The Apostolic Fathers "consists of persons and documents that interpreted and applied the apostolic message in the first apostleless generation..." (Olson, The Story of Christian Theology, p. 41). They were acknowledged as leaders in the early church because of their close connections with the Apostles (e.g. Peter, Paul, John etc.). Thus, they provide a link between the Apostles who knew Jesus and the later generation of Christian apologists and defenders of Christian orthodoxy.
- Introducing... the Apostolic Fathers (MP3), two lectures by Mike Reeves
Common list of Apostolic Fathers
The list of Fathers included under this section varies. Agreed on by all church historians are: Clement, Ignatius, Polycarp, the Didache (Teaching of the Twelve Apostles), Epistle of Barnabas and Shepherd of Hermas. It is important to note that most church historians actually call certain documents (e.g. the Didache "Church Fathers"). Others find their way to this list, such as the so-called Second Letter of Clement, the Martyrdom of Polycarp, the Epistle to Diognetus, and fragment writings by Papias (Olson, p. 41). This article will focus on those accepted by all.
Ignatius of Antioch was the second successor of Peter in the See of Antioch (Eusebius, Hist. Eccl., III, 36) and during his life in the center of Christian activity he may have met with others of the Apostolic band. An accepted tradition, substantiated by the similarity of Ignatius's thought with the ideas of the Johannine writings, declares that he was a disciple of the Apostle John.
Polycarp was "instructed by Apostles" (Irenaeus, op. cit., III, iii, 4) and had been a disciple of John (Eusebius, op. cit., III, 36; V, 20) whose contemporary he was for nearly twenty years. He later trained Irenaeus as a disciple, thus giving Irenaeus' teachings great reliability and authority.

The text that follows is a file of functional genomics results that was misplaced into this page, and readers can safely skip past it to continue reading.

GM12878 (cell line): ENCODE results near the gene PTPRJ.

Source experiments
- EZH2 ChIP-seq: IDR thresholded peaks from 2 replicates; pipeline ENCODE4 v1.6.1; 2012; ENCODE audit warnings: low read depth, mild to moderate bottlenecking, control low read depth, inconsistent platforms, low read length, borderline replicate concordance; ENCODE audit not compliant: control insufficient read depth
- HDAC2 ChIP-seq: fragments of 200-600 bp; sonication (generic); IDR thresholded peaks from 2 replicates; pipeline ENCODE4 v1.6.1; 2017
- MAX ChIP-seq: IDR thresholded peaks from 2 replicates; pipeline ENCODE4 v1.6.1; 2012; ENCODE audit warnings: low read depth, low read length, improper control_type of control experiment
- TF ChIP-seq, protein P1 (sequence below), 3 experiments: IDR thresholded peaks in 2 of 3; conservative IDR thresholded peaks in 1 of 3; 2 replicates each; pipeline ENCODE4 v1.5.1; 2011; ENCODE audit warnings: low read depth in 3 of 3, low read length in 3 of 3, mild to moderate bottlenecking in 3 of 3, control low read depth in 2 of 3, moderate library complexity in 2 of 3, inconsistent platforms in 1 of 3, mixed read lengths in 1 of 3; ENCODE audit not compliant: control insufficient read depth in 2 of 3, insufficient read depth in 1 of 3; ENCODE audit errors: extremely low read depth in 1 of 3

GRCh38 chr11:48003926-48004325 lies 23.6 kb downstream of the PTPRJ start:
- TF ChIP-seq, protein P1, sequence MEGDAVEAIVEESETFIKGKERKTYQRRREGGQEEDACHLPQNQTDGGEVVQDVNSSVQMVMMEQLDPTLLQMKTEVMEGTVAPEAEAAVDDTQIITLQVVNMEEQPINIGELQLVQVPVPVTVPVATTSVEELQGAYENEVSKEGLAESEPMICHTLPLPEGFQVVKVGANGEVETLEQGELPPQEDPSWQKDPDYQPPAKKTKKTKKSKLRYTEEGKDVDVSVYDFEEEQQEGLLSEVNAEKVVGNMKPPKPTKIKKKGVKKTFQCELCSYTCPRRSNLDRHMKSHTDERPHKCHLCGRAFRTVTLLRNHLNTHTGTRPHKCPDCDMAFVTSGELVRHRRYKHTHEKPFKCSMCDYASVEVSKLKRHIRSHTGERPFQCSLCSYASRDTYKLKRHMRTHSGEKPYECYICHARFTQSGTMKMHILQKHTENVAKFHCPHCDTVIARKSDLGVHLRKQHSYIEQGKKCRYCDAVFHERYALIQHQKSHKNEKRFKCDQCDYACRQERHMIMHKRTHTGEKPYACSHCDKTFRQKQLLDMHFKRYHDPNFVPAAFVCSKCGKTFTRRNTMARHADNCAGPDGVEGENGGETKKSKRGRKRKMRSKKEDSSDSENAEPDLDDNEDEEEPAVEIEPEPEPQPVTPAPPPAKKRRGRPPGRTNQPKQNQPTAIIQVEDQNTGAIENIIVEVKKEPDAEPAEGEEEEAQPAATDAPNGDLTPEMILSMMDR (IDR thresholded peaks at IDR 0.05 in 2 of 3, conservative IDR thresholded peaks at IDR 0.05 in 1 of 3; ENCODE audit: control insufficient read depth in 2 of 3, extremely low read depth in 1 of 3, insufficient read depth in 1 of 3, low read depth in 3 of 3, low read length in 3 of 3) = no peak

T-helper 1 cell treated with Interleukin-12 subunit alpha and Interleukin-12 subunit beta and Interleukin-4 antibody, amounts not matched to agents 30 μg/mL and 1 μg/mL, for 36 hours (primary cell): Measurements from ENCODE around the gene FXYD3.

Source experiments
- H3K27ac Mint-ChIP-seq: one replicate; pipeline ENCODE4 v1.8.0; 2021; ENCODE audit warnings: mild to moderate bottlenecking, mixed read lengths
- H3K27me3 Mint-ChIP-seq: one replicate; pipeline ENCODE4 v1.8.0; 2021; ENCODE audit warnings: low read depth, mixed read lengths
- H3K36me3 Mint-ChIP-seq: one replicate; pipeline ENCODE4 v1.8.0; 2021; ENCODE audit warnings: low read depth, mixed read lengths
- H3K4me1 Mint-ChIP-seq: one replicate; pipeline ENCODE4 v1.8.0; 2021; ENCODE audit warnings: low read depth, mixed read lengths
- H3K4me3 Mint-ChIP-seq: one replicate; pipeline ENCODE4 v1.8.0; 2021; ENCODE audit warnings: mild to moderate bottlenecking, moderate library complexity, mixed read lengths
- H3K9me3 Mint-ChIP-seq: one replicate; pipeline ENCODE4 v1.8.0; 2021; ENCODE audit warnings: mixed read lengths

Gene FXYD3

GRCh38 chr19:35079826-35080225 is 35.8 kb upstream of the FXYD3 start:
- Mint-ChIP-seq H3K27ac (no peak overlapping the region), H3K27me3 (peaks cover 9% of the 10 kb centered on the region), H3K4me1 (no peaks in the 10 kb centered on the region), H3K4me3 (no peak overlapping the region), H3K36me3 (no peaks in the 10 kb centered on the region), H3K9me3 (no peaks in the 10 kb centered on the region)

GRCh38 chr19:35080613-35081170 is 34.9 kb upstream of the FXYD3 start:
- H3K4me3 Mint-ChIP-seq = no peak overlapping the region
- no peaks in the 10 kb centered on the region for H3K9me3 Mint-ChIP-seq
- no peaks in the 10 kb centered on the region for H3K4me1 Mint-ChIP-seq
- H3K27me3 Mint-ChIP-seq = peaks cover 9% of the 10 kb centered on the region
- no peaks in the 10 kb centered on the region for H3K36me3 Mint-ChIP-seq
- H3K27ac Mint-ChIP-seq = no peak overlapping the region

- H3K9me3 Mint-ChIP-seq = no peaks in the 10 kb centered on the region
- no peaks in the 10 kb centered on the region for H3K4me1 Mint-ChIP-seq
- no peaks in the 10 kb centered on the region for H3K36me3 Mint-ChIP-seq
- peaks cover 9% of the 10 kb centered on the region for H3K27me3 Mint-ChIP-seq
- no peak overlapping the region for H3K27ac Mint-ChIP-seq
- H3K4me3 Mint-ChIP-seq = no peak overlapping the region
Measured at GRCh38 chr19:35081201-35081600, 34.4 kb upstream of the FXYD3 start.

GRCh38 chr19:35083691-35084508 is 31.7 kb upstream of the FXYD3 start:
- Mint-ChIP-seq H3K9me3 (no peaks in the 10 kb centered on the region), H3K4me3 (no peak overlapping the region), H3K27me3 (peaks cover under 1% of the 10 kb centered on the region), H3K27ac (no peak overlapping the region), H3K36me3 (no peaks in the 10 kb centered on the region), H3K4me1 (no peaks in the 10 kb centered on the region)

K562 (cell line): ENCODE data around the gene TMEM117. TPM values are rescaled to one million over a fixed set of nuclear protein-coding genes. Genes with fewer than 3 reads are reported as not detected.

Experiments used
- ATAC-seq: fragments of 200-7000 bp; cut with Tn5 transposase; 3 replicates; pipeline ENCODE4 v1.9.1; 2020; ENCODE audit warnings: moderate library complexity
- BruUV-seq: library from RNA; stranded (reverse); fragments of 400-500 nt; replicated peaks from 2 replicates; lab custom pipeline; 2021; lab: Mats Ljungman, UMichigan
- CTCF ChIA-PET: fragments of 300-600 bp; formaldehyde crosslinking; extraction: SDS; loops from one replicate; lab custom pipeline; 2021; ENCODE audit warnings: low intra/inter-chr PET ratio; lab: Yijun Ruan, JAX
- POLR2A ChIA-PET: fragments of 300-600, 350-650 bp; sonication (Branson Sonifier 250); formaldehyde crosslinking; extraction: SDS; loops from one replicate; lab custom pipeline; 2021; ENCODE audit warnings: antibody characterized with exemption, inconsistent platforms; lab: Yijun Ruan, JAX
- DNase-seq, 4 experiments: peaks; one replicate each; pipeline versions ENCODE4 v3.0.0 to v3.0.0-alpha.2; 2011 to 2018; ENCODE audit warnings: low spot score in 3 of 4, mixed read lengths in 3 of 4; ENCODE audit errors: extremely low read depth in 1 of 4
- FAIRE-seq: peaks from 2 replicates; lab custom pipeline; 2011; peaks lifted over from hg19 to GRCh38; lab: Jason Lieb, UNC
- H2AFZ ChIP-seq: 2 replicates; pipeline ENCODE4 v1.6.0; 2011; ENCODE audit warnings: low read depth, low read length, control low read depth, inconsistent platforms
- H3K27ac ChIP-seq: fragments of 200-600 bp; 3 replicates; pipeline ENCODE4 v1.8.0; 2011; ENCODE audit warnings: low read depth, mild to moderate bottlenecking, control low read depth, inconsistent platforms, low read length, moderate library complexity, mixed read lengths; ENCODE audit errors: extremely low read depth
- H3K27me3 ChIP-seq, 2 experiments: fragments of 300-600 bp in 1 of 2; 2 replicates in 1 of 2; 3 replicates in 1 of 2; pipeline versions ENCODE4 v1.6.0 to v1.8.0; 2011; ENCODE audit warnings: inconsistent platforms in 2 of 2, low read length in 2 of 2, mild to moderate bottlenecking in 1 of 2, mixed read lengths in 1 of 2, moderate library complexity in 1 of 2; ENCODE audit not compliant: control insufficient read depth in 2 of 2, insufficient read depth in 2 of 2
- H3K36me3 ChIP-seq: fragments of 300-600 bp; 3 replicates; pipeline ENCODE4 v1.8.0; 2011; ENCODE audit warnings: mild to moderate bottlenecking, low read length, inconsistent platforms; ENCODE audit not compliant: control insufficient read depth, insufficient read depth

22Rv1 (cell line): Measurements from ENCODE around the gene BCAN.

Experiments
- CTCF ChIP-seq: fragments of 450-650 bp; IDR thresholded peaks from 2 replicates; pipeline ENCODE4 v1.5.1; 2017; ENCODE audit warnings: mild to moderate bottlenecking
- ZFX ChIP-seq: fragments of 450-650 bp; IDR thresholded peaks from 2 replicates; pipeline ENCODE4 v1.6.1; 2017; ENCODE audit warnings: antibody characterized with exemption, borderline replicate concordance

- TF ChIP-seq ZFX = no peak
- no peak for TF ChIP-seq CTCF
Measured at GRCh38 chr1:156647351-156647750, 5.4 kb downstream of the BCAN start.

The Didache, also known as The Teaching of the Lord to the Gentiles by the Twelve Apostles, or The Teaching of the (Twelve) Apostles is basically a handbook or manual of Christian ethical instruction and church order (Holmes, Dictionary of the Later New Testament & Its Developments, p. 301).
The Epistle of Barnabas is an early second century document concerned with showing that Christians are the true heirs of God's covenant. Its author remains anonymous.
The Shepherd of Hermas was a popular document in the second and third centuries. It's significance rests in that it sheds light on the Christian situation at Rome in the mid-second century. The author(s) is unknown.
List of writings
- The Epistle to Diognetus (this one is hard to date and might also be of a later date)
- The First Epistle of Clement
- The Second Epistle of Clement (not actually written by Clement, but still a very early writing)
- The Didache
- The Epistle of Barnabas
- Seven short Epistles of Ignatius (the longer forms of these Epistles, and those beyond the seven, are widely considered later emendations and forgeries)
- The Epistle of Polycarp
- The Epistle about Polycarp's Martyrdom
- The Shepherd of Hermas
- The fragments from the writings of Papias, which have survived as quotations by later writers
- One short fragment from a writing by Quadratus of Athens
Most of these works were originally written in Greek. English translations of these works can be found online in the Ante-Nicene Fathers series on the Christian Classics Ethereal Library website. Published English translations have also been done by various translators, such as J.B. Lightfoot and Michael Holmes.
- Roger E. Olson, The Story of Christian Theology: Twenty Centuries of Tradition & Reform. (IVP, 1999) ISBN 0830815058
- Ralph P. Martin and Peter H. Davids (eds.), Dictionary of the Later New Testament & Its Developments. "Didache, The" by M.W. Holmes (IVP, 1997) ISBN 0830817794